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FOR PUBLICATION UNITED STATES COURT OF APPEALS FOR THE NINTH CIRCUIT NARINDER P. SINGH, AKA Narinder Pal Singh Petitioner, v. MATTHEW G. WHITAKER, Acting Attorney General, Respondent. Nos. 16-70823 16-72285 Agency No. A205-421-984 OPINION On Petition for Review of an Order of the Board of Immigration Appeals Argued and Submitted November 13, 2018 San Francisco, California Filed January 24, 2019 Before: RAYMOND C. FISHER and MILAN D. SMITH, JR., Circuit Judges, and ELAINE E. BUCKLO, * District Judge. Opinion by Judge Milan D. Smith, Jr. * The Honorable Elaine E. Bucklo, United States District Judge for the Northern District of Illinois, sitting by designation. 2 SINGH V. WHITAKER SUMMARY ** Immigration The panel granted in part and denied in part a petition for review of the Board of Immigration Appeals’ denial of asylum, humanitarian asylum, withholding of removal, and protection under the Convention Against Torture. The panel held that the Board erred in failing to conduct a reasoned analysis with respect to petitioner’s situation to determine whether, in light of the specific persons or entities that caused his past persecution, and the nature and extent of that persecution, there are one or more general or specific areas within his country of origin where he has no wellfounded fear of persecution, and where it is reasonable for him to relocate pursuant to the factors set forth in 8 C.F.R. § 1208.13(b)(3). In so concluding, the panel held that based upon its plain language, § 1208.13(b)(3) does not require the government to propose a city, state, or other type of locality as the area of relocation, rather the Department of Homeland Security may properly propose a specific or a more general area as the place of safe relocation. The Board must then conduct its safe relocation analysis with respect to that proposed area, however specifically or generally defined. The panel also held that in considering the reasonableness of relocation, the Board erred in failing to ** This summary constitutes no part of the opinion of the court. It has been prepared by court staff for the convenience of the reader. SINGH V. WHITAKER 3 analyze whether petitioner would be substantially safer in a new location if he were to continue expressing his political opinion, and erred by unlawfully assuming that petitioner could silence his political activity to avoid harm. The panel therefore granted the petition as to petitioner’s asylum and withholding of removal claims, and remanded for the Board to conduct a sufficiently individualized analysis of whether petitioner could safely and reasonably relocate outside Punjab, and for reconsideration of whether he qualified for withholding from removal. The panel denied the petition as to petitioner’s humanitarian asylum and CAT claims, holding that the threats and physical harm petitioner suffered did not rise to the requisite level to warrant humanitarian asylum, and that petitioner failed to establish that it was more likely than not he would be tortured if he returned to India. COUNSEL Robert B. Jobe (argued) and Morgan Russell, Law Office of Robert B. Jobe, San Francisco, California, for Petitioner. Alexander J. Lutz (argued), Trial Attorney; Anthony C. Payne, Assistant Director; Office of Immigration Litigation, Civil Division, United States Department of Justice, Washington, D.C.; for Respondent. 4 SINGH V. WHITAKER OPINION M. SMITH, Circuit Judge: Narinder Pal Singh, a citizen of India and a member of the political party Shiromani Akali Dal Amritsar (Mann Party), petitions our court to review the Board of Immigration Appeals’ (BIA) decision denying his claims for asylum, withholding of removal, and relief under the Convention Against Torture (CAT). After suffering multiple physical attacks at the hands of the Punjabi police and Congress Party members due to his participation in Mann Party events, Singh fled India. He initially entered the United States in January 2013. The Immigration Judge (IJ) denied all of Singh’s claims. The BIA also denied Singh all relief sought, and then denied his motion to reconsider. We hold that the BIA erred in failing to conduct a reasoned analysis with respect to Singh’s situation to determine whether, in light of the specific persons or entities that caused his past persecution, and the nature and extent of that persecution, there are one or more general or specific areas within his country of origin where he has no wellfounded fear of persecution, and where it is reasonable for him to relocate pursuant to the factors set forth in 8 C.F.R. § 1208.13(b)(3). Because the BIA did not conduct a sufficiently individualized analysis of Singh’s ability to relocate within India outside of the state of Punjab, we grant the petition for review and remand the withholding of removal and asylum claims to the BIA. However, we deny review of Singh’s claims for humanitarian asylum and CAT protection. SINGH V. WHITAKER 5 BACKGROUND Narinder Pal Singh is a native and citizen of India. He entered the United States on or about January 27, 2013 through the Nogales, Arizona port of entry, without possessing a valid entry document. An asylum officer later determined that Singh demonstrated a credible fear of persecution or torture. Singh applied for asylum, withholding of removal, and protection under CAT. At a hearing before the IJ, Singh testified that he is a Sikh and a member of the Mann Party. The Mann Party advocates for Sikh rights and an independent Khalistan state. Singh attended and assisted at Mann Party rallies, and distributed leaflets. Singh experienced several threats and suffered physical harm due to his membership in the Mann Party. He received telephonic threats in May and June of 2008, and again in October 2012. In June 2008, the police arrested Singh while he was distributing Mann Party leaflets, and beat him for six days with a leather strap. In August 2010, the police arrested Singh and detained him for ten days after protesting India’s Independence Day. During Singh’s detention, the police beat him with their fists and sticks, demanding that he stop supporting Khalistan and the Mann Party. Finally, in January 2012, the police arrested Singh and took him to the police station, where they beat him. In addition, Congress Party members beat Singh in April 2012, when he was returning from a Mann Party blood drive, and again in September 2012, while he was returning from a Mann Party event. After almost all of these beatings, Singh required hospital treatment, including multiple-day hospitalizations. Singh eventually fled India in November 2012. 6 SINGH V. WHITAKER After Singh left India, the police continued going to his house in Punjab to ask where he was. In February 2014, police and Congress Party members went to his house in Punjab and attacked his father, breaking his father’s arm in the process. Singh testified that it was not possible for him to live outside Punjab in India because, as a Mann Party member, the police would look for him and might kill him. He also noted that the police never charged him with any crimes after his several arrests. The IJ denied all the relief sought by Singh. The IJ accorded Singh’s testimony and declaration “full evidentiary weight,” yet found the Department of Homeland Security (DHS) rebutted the presumption of his well-founded fear of future persecution. Specifically, the IJ considered the submitted country-conditions evidence and found that Singh could safely and reasonably relocate outside Punjab within India. The IJ noted that low-level Mann Party members not wanted by the Indian central authorities were unlikely to be targeted outside of Punjab, and that there was no evidence the Congress Party members who harmed Singh could find him outside Punjab. The IJ also found relocation reasonable given Singh’s “good health and job skills” and the fact that Sikhs no longer face violence or legal obstacles when moving within India. Further, the IJ found that the threats and physical harm inflicted upon Singh did not rise to the requisite level to warrant humanitarian asylum, and that he had not shown it was more likely than not he would be tortured if he returned to India, as required for protection under CAT. Singh appealed the IJ’s decision, which the BIA affirmed. The BIA found that the evidence supported the SINGH V. WHITAKER 7 IJ’s determination that DHS carried its burden to show Singh could safely and reasonably relocate outside Punjab within India. The BIA also agreed with the IJ’s determination that Singh was not entitled to humanitarian asylum, and his conclusion that Singh did not qualify for CAT relief. In his motion to reconsider filed with the BIA, Singh argued that the evidence did not establish by a preponderance that he could engage in his political activities outside Punjab more safely than inside the state, and asserted that the IJ failed to identify a specific area of the country to which he could relocate as required by BIA precedent. Singh also argued that the BIA’s determination that he could reasonably relocate was based on unsubstantiated assertions regarding his employment prospects. Finally, Singh contended that CAT relief was warranted based on his past torture and the current country conditions. The BIA denied the motion to reconsider, finding no legal or factual errors in its analysis and stating it need not identify a specific area of India suitable for relocation. Singh’s appeals from both the denial of the motion to reconsider and the BIA’s decision are now consolidated before us. JURISDICTION AND STANDARD OF REVIEW We have jurisdiction over Singh’s petition pursuant to 8 U.S.C. § 1252(a)(1). Where, as here, the BIA reviewed the IJ’s factual findings for clear error, and reviewed de novo all other issues, our review is “limited to the BIA’s decision, except to the extent the IJ’s opinion is expressly adopted.” Hosseini v. Gonzales, 471 F.3d 953, 957 (9th Cir. 2006). We review the BIA’s determinations of purely legal questions de novo, and factual findings for substantial evidence. Ali v. Holder, 637 F.3d 1025, 1028–29 (9th Cir. 2011). Under the substantial evidence standard, we uphold the agency’s 8 SINGH V. WHITAKER determination unless “compelled to conclude to the contrary.” Id. at 1029. ANALYSIS On appeal, Singh challenges the BIA’s denial of his claims for asylum, withholding of removal, humanitarian asylum, and protection under CAT, as well as its denial of his motion to reconsider. We grant the petition for review as to Singh’s withholding of removal and asylum claims because while the BIA afforded Singh the presumption of a well-founded fear of persecution, it failed to conduct a sufficiently individualized analysis of his ability to relocate within India. However, we find that substantial evidence supports the BIA’s conclusions regarding Singh’s humanitarian asylum and CAT claims, and we deny review of those claims. I. Asylum Past persecution “triggers a rebuttable presumption of a well-founded fear of future persecution.” Garcia-Martinez v. Ashcroft, 371 F.3d 1066, 1073 (9th Cir. 2004). When an asylum applicant has established that he suffered past persecution, the burden is on the government to show by a preponderance of the evidence that the applicant either no longer has a well-founded fear of persecution in the country of his nationality, or that he can reasonably relocate internally to an area of safety. Afriyie v. Holder, 613 F.3d 924, 934 (9th Cir. 2010); 8 C.F.R. § 1208.13(b)(1)(i). Relocation analysis consists of two steps: (1) “whether an applicant could relocate safely,” and (2) “whether it would be reasonable to require the applicant to do so.” Afriyie, 613 F.3d at 934. For an applicant to be able to safely relocate internally, “there must be an area of the country SINGH V. WHITAKER 9 where he or she has no well-founded fear of persecution.” Matter of M-Z-M-R-, 26 I. & N. Dec. 28, 33 (B.I.A. 2012). To determine the reasonableness of relocation, factors to consider include potential harm in the suggested relocation area, ongoing civil strife in the country, and social and cultural constraints, among others. 8 C.F.R. § 1208.13(b)(3). The factors may not all be relevant in a specific case, and they “are not necessarily determinative of whether it would be reasonable for the applicant to relocate.” Id. Here, the BIA afforded Singh the presumption of past persecution due to his previous beatings at the hands of the police and Congress Party members, and therefore, the burden shifted to the government to show by a preponderance of the evidence that Singh could safely and reasonably relocate internally. A. Safe Relocation Singh first contends that the BIA erred in failing to identify a specific area within India to which Singh could safely relocate, as required by Matter of M-Z-M-R-. There, the BIA stated that where an applicant meets the refugee definition based on past persecution, “DHS must demonstrate that there is a specific area of the country where the risk of persecution to the respondent falls below the wellfounded fear level.” 26 I. & N. Dec. at 33−34 (emphasis added). The BIA ultimately remanded the case to the IJ for further fact-finding on whether the risk of persecution to the applicant in the city of Hatton, “or another proposed area,” met the requisite standard. Id. at 34. Here, similarly, Singh argues that the BIA was too vague when it defined his safe relocation area as “outside Punjab.” 10 SINGH V. WHITAKER We acknowledge the ambiguity within Matter of M-ZM-R-, and the lack of controlling precedent on the level of specificity required of the government in identifying a proposed relocation area. In Matter of M-Z-M-R-, the BIA speaks of a “specific area” for relocation, yet cites a case in support of this proposition that upheld the BIA’s decision in which the safe area was defined as “outside” the applicant’s “very small home village.” Id. at 33–34 (quoting Tendean v. Gonzales, 503 F.3d 8, 11 (1st Cir. 2007)). Previously, we have observed in a non-precedential decision that “it is sufficient to define an area of relocation generally.” Singh v. Sessions, 743 F. App’x 729, 731 (9th Cir. 2018) (denying review where the BIA found the applicant could relocate outside Punjab, to another part of India). In numerous immigration cases however, DHS proposed specific cities or regions within the applicant’s country of origin. See, e.g., Kaiser v. Ashcroft, 390 F.3d 653, 659–60 (9th Cir. 2004) (analyzing whether petitioners could relocate safely to two cities, a geographical region, or elsewhere in Pakistan). The immigration regulations require that the government prove relocation is possible only to “another part” of the applicant’s home country or country of last habitual residence. 8 C.F.R. § 1208.13(b)(1)(i)(B), (b)(2)(ii). Based upon its plain language, the regulation does not require the government to propose a city, state, or other type of locality as the area of relocation. Accordingly, we hold that DHS may properly propose a specific or a more general area as the place of safe relocation. The BIA must then conduct its safe relocation analysis with respect to that proposed area, however specifically or generally defined. This holding affords DHS flexibility in determining a safe relocation area, but maintains the appropriate burden on the government to demonstrate that the proposed area is safe for the applicant. Commensurate with DHS’s burden, a more generally SINGH V. WHITAKER 11 defined area will likely require a more comprehensive showing of proof that the entirety of the area is safe for relocation, as compared to, for example, a specific city. Consequently, we reject Singh’s argument that a greater level of specificity than “outside Punjab” was required as his proposed area of relocation. Although general, “outside Punjab” can comply with the requirement that DHS propose “another part” of India for Singh’s relocation, so long as DHS meets its other obligations in the relocation analysis, such as considering the factors set forth in 8 C.F.R. § 1208.13(b)(3). B. Reasonable Relocation Singh also argues that the BIA erred in failing to analyze whether he would be substantially safer in a new location if he were to continue expressing his support for the Khalistan secession movement, and erred by unlawfully assuming that he could silence his political activity to avoid harm. 1 We agree, and grant the petition for review on this issue. 1 The government argues that Singh has not exhausted the argument concerning his silenced political opinion, and therefore it is not properly before the court. See Rojas-Garcia v. Ashcroft, 339 F.3d 814, 819 (9th Cir. 2003) (“Before a petitioner can raise an argument on appeal, the petitioner must first raise the issue before the BIA or IJ.”). However, the IJ addressed this issue, and Singh raised it in his motion for reconsideration before the BIA. Although the BIA did not explicitly consider this argument in its denial of reconsideration, we find it is nonetheless exhausted. See Garcia v. Lynch, 786 F.3d 789, 792–94 (9th Cir. 2015) (holding that an issue was exhausted where the petitioner raised it before the IJ, in his pro se notice of appeal to the BIA, and in specific terms in his motion to reconsider, and the BIA addressed it on the merits in denying the motion to reconsider). 12 SINGH V. WHITAKER The BIA considered whether a Mann Party member would face harm from the Punjabi police outside of Punjab. The BIA also noted the existence of tenant registration systems in certain parts of India, and that there is little information-sharing across Indian states outside of criminal defendant information. The Law Library of Congress 2012 report (Law Library Report)—upon which the BIA relied— stated that the police may pursue “high-profile militants” outside of Punjab, yet acknowledged that the Punjabi police may wrongly place individuals involved in ordinary political activities on chronic offender lists. As the BIA decision notes, the Law Library Report also asserted that it is unlikely that an individual Mann Party member who “simply holds pro-Khalistani views” would be targeted. Although the BIA discussed the Law Library Report and its conclusion that the police will likely pursue only “highprofile militants” outside of Punjab, it erred by failing to address the potential harm Congress Party members, or other local authorities, might inflict upon Singh in a new state. Instead, the BIA’s analysis focused on whether the Punjabi police would follow Singh outside of Punjab, based on his past political activity, ultimately concluding that he was not sufficiently high-profile for them to do so. This analysis does not account for the persecution he may face outside Punjab from local authorities, or other actors, based on his future political activities. “[W]here the applicant has established a well-founded fear of future persecution at the hands of the government, a rebuttable presumption arises that the threat exists nationwide.” Melkonian v. Ashcroft, 320 F.3d 1061, 1070 (9th Cir. 2003). The BIA failed to apply that nationwide presumption to Singh’s asylum claim, even though it correctly afforded him the presumption of a well-founded fear of persecution. Similarly, the BIA also failed to specifically address Singh’s stated intent to SINGH V. WHITAKER 13 continue proselytizing for his party wherever he went. Thus, the BIA’s analysis regarding whether Singh could reasonably relocate was inadequate. See Knezevic v. Ashcroft, 367 F.3d 1206, 1214–15 (9th Cir. 2004) (remanding to the BIA the issue of reasonableness of internal relocation due to its failure to account for several factors outlined in 8 C.F.R. § 1208.13(b)(3)). We hold that the BIA must conduct a reasoned analysis with respect to a petitioner’s individualized situation to determine whether, in light of the persons or entities that caused the past persecution, and the nature and extent of the persecution, there are one or more general or specific areas within the petitioner’s country of origin where he has no well-founded fear of persecution and where it is reasonable to relocate, considering the factors set forth in 8 C.F.R. § 1208.13(b)(3). Here, in determining Singh could safely and reasonably relocate “outside Punjab,” the BIA failed to conduct such an individualized analysis, and we remand this claim to the BIA to determine anew whether relocation is appropriate for Singh. 2 2 To the extent that Singh also seeks withholding of removal, we remand this issue to the BIA. To warrant withholding of removal, an applicant must show that “it is more probable than not that they will face persecution on account of a protected ground upon their deportation.” Kaiser, 390 F.3d at 660. The BIA did not separate its analysis regarding Singh’s asylum claim from whether Singh warranted withholding of removal. Because the BIA’s denial of Singh’s claim for withholding of removal was based on its inadequate determination that Singh could safely and reasonably relocate, we remand to the BIA to reconsider whether Singh warrants withholding of removal. 14 SINGH V. WHITAKER II. Humanitarian Asylum Regardless of whether the government has rebutted the presumption of an asylum applicant’s well-founded fear of persecution, the BIA may still grant humanitarian asylum. Matter of M-Z-M-R-, 26 I. & N. Dec. at 31. An applicant seeking humanitarian asylum must show either “compelling reasons for being unwilling or unable to return” to his country of nationality “arising out of the severity of the [applicant’s] past persecution,” or “a reasonable possibility that he or she may suffer other serious harm upon removal to that country.” 8 C.F.R. § 1208.13(b)(1)(iii). The applicant bears the burden of proof to show that either form of humanitarian asylum is warranted. Matter of L-S-, 25 I. & N. Dec. 705, 710 (B.I.A. 2012). Humanitarian asylum based on past persecution may be granted where the petitioner has suffered “atrocious forms of persecution.” Kebede v. Ashcroft, 366 F.3d 808, 812 (9th Cir. 2004) (quoting Lopez-Galarza v. INS, 99 F.3d 954, 960 (9th Cir. 1996)). Singh asserts that the BIA’s decision was too conclusory, and failed to consider all the relevant factors in determining where he qualified for humanitarian asylum under the “compelling reasons” prong. Singh did not previously raise the brevity of the IJ’s or BIA’s analysis, either in his appeal brief or in his motion to reconsider. Thus, the argument is unexhausted, and we lack jurisdiction to consider it. 3 See Rojas-Garcia, 339 F.3d at 819. 3 This argument also appears meritless. We have stated, “When nothing in the record or the BIA’s decision indicates a failure to consider all the evidence, a ‘general statement that the agency considered all the evidence before it’ may be sufficient.” Cole v. Holder, 659 F.3d 762, SINGH V. WHITAKER 15 The BIA described the physical harm Singh suffered at the hands of the police and Congress Party members, and noted his multiple hospitalizations. The BIA then determined that Singh’s previous persecution did not rise to the necessary level of atrociousness to warrant humanitarian asylum. We find the BIA’s denial of humanitarian asylum supported by substantial evidence. Our case law demonstrates that extremely severe persecution is required to warrant humanitarian relief. See, e.g., Lal v. INS, 255 F.3d 998, 1009–10 (9th Cir. 2001) (finding unsupported the BIA’s denial of humanitarian asylum where applicant was detained, beaten and tortured with knives and cigarettes, deprived of food and water, forced to watch sexual assault of wife, and had house and place of worship burned, among other harms). While undoubtedly troubling, Singh’s past persecution does not rise to the level of severity in some other cases in which we have denied petitions for review where the BIA has declined to extend humanitarian asylum. See, e.g., Hanna v. Keisler, 506 F.3d 933, 936–37, 939 (9th Cir. 2007) (past persecution insufficient where applicant was arrested, detained, and tortured for over a month, jailed and beaten for fifteen days, and threatened if he did not join a paramilitary organization). In cases similar to Singh’s, we have consistently denied review. See Marcu v. INS, 147 F.3d 1078, 1080, 1083 (9th Cir. 1998) (holding BIA did not abuse its discretion in denying applicant humanitarian asylum where police had 771 (9th Cir. 2011) (quoting Almaghzar v. Gonzales, 457 F.3d 915, 922 (9th Cir. 2006)). The BIA’s decision records the Singh family’s past persecution at the outset, and notes that the “several threats and physical abuse” Singh suffered did not rise to the requisite level of harm. There is no evidence that the BIA “misstat[ed] the record” or “fail[ed] to mention highly probative or potentially dispositive evidence.” Id. 16 SINGH V. WHITAKER detained and beaten applicant on several occasions, threatened to kill him, and gone to his house looking for him after he left the country). Accordingly, we deny the petition for review of this claim. III. Convention Against Torture To obtain CAT relief, “a petitioner must show that torture would be ‘inflicted by or at the instigation of or with the consent or acquiescence of a public official or other person acting in an official capacity.’” Afriyie, 613 F.3d at 937 (quoting 8 C.F.R. § 208.18(a)(1)). The petitioner must show that he “more likely than not” will be tortured if he returns home. Id. Torture is defined as any act by which severe pain or suffering, whether physical or mental, is intentionally inflicted on a person for such purposes as obtaining from him or her or a third person information or a confession, punishing him or her for an act he or she or a third person has committed or is suspected of having committed, or intimidating or coercing him or her or a third person, or for any reason based on discrimination of any kind. 8 C.F.R. § 1208.18(a)(1). Relevant considerations for a CAT claim include evidence of past torture inflicted upon the applicant, evidence of safe internal relocation, evidence of mass violations of human rights within the country of removal, and other pertinent country conditions. Nuru v. Gonzales, 404 F.3d 1207, 1217 (9th Cir. 2005) (quoting 8 C.F.R. § 1208.16(c)(3)). Evidence that the applicant “could relocate to a part of the country of removal where he or she is not likely to be tortured” is also a relevant SINGH V. WHITAKER 17 consideration. Kamalthas v. INS, 251 F.3d 1279, 1282 (9th Cir. 2001). Although the BIA’s denial of Singh’s CAT claim relied in part on its determination that he could relocate, and we remand to the BIA for reconsideration of the latter determination in connection with his asylum and withholding of removal claims, we see no reason to do the same for his CAT claim. Singh points to the BIA’s “flawed” relocation analysis, but the BIA’s insufficient analysis of that issue does not establish that Singh carried his burden for his CAT claim. See Ahmed v. Keisler, 504 F.3d 1183, 1199, 1201 (9th Cir. 2007) (reversing IJ’s denial of asylum claim but finding substantial evidence supported denial of CAT relief). The ability to relocate is but one factor in the CAT analysis. To prevail on his CAT claim, Singh would need to prove that he “more likely than not” would be tortured if he returned home; the BIA did not need to disprove this contention. Singh argues that his political activity would result in his being tortured, noting that it has led to his torture in the past, and that there is widespread torture of activists by the Indian police. 4 We conclude, however, that there is substantial evidence supporting the denial of CAT protection. While Singh highlights general evidence that police across India are engaged in human rights violations, the evidence specific to Mann Party members is sparse. Notwithstanding Singh’s 4 Singh hinges much of his argument on the fact that it would not make sense for a pro-secession activist such as himself to relocate outside of Punjab. However, Singh did not previously raise the issue of whether it was illogical for him to live elsewhere, and therefore it is not exhausted. Accordingly, we consider only whether there is substantial evidence that Singh would more likely than not be tortured, or if instead we are “compelled to conclude to the contrary.” Ali, 637 F.3d at 1029. 18 SINGH V. WHITAKER personal experiences, the evidence in the record suggests Mann Party members are targeted primarily when they are high-profile militants. Despite Singh’s documentary evidence regarding human rights concerns in India, we are not compelled to conclude that Singh more likely than not would be the subject of torture should he return to India. That Singh suffered persecution in the past does not necessarily mean he will be tortured in the future. See Ahmed, 504 F.3d at 1201 (finding substantial evidence supported denial of CAT relief where petitioner had been beaten four times by the police but otherwise did not demonstrate he would be tortured upon return to Bangladesh, because it was not clear that past persecution rose to the level of torture). Therefore, we deny the petition for review on Singh’s CAT claim. CONCLUSION We grant the petition for review of Singh’s asylum and withholding of removal claims, and remand for the BIA to conduct a sufficiently individualized analysis of whether Singh could safely and reasonably relocate outside Punjab, and for reconsideration of whether he qualified for withholding from removal. We deny the petition for Singh’s humanitarian asylum and CAT claims. Each party shall bear its own costs on appeal. PETITION GRANTED AND REMANDED IN PART, DENIED IN PART.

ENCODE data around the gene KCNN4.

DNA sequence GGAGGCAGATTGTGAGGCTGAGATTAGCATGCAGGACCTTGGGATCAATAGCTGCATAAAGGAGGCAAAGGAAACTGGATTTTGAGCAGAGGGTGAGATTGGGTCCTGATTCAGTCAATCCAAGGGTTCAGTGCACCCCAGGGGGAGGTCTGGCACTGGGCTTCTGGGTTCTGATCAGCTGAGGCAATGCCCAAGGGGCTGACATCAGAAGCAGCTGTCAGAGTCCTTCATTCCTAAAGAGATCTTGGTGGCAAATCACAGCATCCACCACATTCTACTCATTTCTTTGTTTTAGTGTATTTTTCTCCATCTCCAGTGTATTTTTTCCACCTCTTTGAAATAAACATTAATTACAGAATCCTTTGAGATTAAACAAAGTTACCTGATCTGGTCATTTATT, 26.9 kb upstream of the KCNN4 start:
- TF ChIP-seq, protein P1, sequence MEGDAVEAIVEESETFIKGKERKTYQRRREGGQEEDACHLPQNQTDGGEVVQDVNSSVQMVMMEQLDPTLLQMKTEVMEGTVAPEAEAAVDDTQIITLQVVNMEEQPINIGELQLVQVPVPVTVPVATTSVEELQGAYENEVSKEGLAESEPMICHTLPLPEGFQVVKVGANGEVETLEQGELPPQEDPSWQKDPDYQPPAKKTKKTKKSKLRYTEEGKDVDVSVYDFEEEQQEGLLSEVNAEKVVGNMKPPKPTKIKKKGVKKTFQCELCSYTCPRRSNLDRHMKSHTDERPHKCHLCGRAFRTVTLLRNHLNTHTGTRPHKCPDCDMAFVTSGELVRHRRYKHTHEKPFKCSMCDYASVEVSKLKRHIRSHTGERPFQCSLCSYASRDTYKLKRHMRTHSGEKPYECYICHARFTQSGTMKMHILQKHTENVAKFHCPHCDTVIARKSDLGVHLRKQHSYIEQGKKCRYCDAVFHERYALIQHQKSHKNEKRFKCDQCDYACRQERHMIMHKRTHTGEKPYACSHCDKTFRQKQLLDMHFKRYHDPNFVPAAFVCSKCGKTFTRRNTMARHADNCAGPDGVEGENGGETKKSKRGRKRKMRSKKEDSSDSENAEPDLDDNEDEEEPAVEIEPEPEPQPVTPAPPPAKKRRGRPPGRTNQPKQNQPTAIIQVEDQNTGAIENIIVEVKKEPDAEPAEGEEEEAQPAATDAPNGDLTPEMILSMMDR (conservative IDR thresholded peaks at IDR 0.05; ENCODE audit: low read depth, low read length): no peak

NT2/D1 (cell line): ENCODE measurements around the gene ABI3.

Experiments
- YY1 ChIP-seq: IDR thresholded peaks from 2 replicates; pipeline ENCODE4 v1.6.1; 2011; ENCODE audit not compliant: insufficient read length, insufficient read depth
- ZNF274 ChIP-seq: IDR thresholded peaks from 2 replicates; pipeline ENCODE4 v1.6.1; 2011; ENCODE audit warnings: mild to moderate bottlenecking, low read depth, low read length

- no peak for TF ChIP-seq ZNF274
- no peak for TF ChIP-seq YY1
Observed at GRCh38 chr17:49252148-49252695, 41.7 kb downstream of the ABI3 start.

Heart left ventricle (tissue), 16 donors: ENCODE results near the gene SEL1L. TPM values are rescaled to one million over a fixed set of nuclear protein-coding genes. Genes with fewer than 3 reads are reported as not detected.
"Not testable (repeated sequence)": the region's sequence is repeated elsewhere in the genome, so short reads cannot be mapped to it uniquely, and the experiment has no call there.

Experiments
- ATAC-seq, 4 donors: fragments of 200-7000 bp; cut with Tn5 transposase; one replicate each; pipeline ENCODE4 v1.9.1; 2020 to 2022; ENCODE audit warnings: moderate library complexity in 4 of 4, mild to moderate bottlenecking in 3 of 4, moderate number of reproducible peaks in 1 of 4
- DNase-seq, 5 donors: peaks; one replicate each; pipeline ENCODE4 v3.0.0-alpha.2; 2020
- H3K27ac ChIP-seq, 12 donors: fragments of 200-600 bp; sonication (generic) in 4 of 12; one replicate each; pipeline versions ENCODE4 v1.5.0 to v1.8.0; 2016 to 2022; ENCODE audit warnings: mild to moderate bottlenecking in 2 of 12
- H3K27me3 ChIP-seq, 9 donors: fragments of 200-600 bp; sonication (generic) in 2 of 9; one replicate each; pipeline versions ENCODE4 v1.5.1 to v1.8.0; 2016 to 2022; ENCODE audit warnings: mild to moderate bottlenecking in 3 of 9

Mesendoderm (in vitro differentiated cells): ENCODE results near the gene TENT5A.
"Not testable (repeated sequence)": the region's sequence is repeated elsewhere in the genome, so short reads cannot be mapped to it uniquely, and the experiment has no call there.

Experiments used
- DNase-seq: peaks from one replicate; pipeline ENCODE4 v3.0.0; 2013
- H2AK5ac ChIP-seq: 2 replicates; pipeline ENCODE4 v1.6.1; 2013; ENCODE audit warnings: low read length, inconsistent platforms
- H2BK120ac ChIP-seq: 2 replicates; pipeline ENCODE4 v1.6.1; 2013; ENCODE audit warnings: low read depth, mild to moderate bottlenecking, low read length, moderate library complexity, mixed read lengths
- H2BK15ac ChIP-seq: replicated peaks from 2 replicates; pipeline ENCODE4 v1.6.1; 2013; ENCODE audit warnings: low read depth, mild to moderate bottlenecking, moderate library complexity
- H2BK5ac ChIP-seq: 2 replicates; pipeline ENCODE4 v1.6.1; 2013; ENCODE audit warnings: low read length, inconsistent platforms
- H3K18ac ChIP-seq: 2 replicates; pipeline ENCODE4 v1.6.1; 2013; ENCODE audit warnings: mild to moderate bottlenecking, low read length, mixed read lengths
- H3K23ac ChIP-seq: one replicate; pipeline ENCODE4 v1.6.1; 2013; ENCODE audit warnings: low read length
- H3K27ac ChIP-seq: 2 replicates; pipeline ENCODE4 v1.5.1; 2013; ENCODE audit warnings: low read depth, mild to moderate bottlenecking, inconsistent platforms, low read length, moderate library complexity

Primary Holding

Petition for review of asylum and withholding of removal claims granted where the BIA did not conduct a sufficiently individualized analysis of petitioner's ability to relocate within India outside of the state of Punjab.